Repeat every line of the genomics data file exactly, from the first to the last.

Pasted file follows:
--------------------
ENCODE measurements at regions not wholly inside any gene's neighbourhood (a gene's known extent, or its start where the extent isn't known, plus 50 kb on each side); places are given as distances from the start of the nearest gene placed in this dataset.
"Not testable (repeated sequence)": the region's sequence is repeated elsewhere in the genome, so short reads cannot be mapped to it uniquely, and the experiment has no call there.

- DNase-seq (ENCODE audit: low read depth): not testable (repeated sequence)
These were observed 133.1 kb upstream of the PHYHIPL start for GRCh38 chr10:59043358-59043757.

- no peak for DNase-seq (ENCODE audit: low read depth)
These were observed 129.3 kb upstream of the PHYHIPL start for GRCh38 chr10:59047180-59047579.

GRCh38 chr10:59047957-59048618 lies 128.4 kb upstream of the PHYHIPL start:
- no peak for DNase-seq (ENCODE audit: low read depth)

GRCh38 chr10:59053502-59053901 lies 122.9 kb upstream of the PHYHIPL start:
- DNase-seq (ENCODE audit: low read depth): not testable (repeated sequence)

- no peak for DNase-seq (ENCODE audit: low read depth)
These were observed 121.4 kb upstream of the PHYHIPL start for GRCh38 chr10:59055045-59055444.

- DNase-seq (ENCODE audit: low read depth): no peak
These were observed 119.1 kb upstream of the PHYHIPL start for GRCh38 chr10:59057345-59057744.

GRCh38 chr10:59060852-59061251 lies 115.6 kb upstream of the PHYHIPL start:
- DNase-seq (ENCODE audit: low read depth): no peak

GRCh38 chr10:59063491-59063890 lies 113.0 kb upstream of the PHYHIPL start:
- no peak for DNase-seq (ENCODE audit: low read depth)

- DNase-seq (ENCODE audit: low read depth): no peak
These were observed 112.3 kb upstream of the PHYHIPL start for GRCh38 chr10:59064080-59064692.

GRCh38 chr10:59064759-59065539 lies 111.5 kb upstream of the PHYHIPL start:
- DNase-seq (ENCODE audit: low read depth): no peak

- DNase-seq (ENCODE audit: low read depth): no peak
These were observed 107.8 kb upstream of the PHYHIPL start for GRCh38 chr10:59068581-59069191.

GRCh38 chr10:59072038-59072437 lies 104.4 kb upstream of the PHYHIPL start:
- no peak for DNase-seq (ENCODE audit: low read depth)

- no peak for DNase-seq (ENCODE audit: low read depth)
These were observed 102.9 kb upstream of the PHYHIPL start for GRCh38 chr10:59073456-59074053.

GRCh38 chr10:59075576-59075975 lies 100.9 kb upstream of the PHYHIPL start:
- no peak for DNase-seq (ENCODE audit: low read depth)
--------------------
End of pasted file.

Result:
ENCODE measurements at regions not wholly inside any gene's neighbourhood (a gene's known extent, or its start where the extent isn't known, plus 50 kb on each side); places are given as distances from the start of the nearest gene placed in this dataset.
"Not testable (repeated sequence)": the region's sequence is repeated elsewhere in the genome, so short reads cannot be mapped to it uniquely, and the experiment has no call there.

- DNase-seq (ENCODE audit: low read depth): not testable (repeated sequence)
These were observed 133.1 kb upstream of the PHYHIPL start for GRCh38 chr10:59043358-59043757.

- no peak for DNase-seq (ENCODE audit: low read depth)
These were observed 129.3 kb upstream of the PHYHIPL start for GRCh38 chr10:59047180-59047579.

GRCh38 chr10:59047957-59048618 lies 128.4 kb upstream of the PHYHIPL start:
- no peak for DNase-seq (ENCODE audit: low read depth)

GRCh38 chr10:59053502-59053901 lies 122.9 kb upstream of the PHYHIPL start:
- DNase-seq (ENCODE audit: low read depth): not testable (repeated sequence)

- no peak for DNase-seq (ENCODE audit: low read depth)
These were observed 121.4 kb upstream of the PHYHIPL start for GRCh38 chr10:59055045-59055444.

- DNase-seq (ENCODE audit: low read depth): no peak
These were observed 119.1 kb upstream of the PHYHIPL start for GRCh38 chr10:59057345-59057744.

GRCh38 chr10:59060852-59061251 lies 115.6 kb upstream of the PHYHIPL start:
- DNase-seq (ENCODE audit: low read depth): no peak

GRCh38 chr10:59063491-59063890 lies 113.0 kb upstream of the PHYHIPL start:
- no peak for DNase-seq (ENCODE audit: low read depth)

- DNase-seq (ENCODE audit: low read depth): no peak
These were observed 112.3 kb upstream of the PHYHIPL start for GRCh38 chr10:59064080-59064692.

GRCh38 chr10:59064759-59065539 lies 111.5 kb upstream of the PHYHIPL start:
- DNase-seq (ENCODE audit: low read depth): no peak

- DNase-seq (ENCODE audit: low read depth): no peak
These were observed 107.8 kb upstream of the PHYHIPL start for GRCh38 chr10:59068581-59069191.

GRCh38 chr10:59072038-59072437 lies 104.4 kb upstream of the PHYHIPL start:
- no peak for DNase-seq (ENCODE audit: low read depth)

- no peak for DNase-seq (ENCODE audit: low read depth)
These were observed 102.9 kb upstream of the PHYHIPL start for GRCh38 chr10:59073456-59074053.

GRCh38 chr10:59075576-59075975 lies 100.9 kb upstream of the PHYHIPL start:
- no peak for DNase-seq (ENCODE audit: low read depth)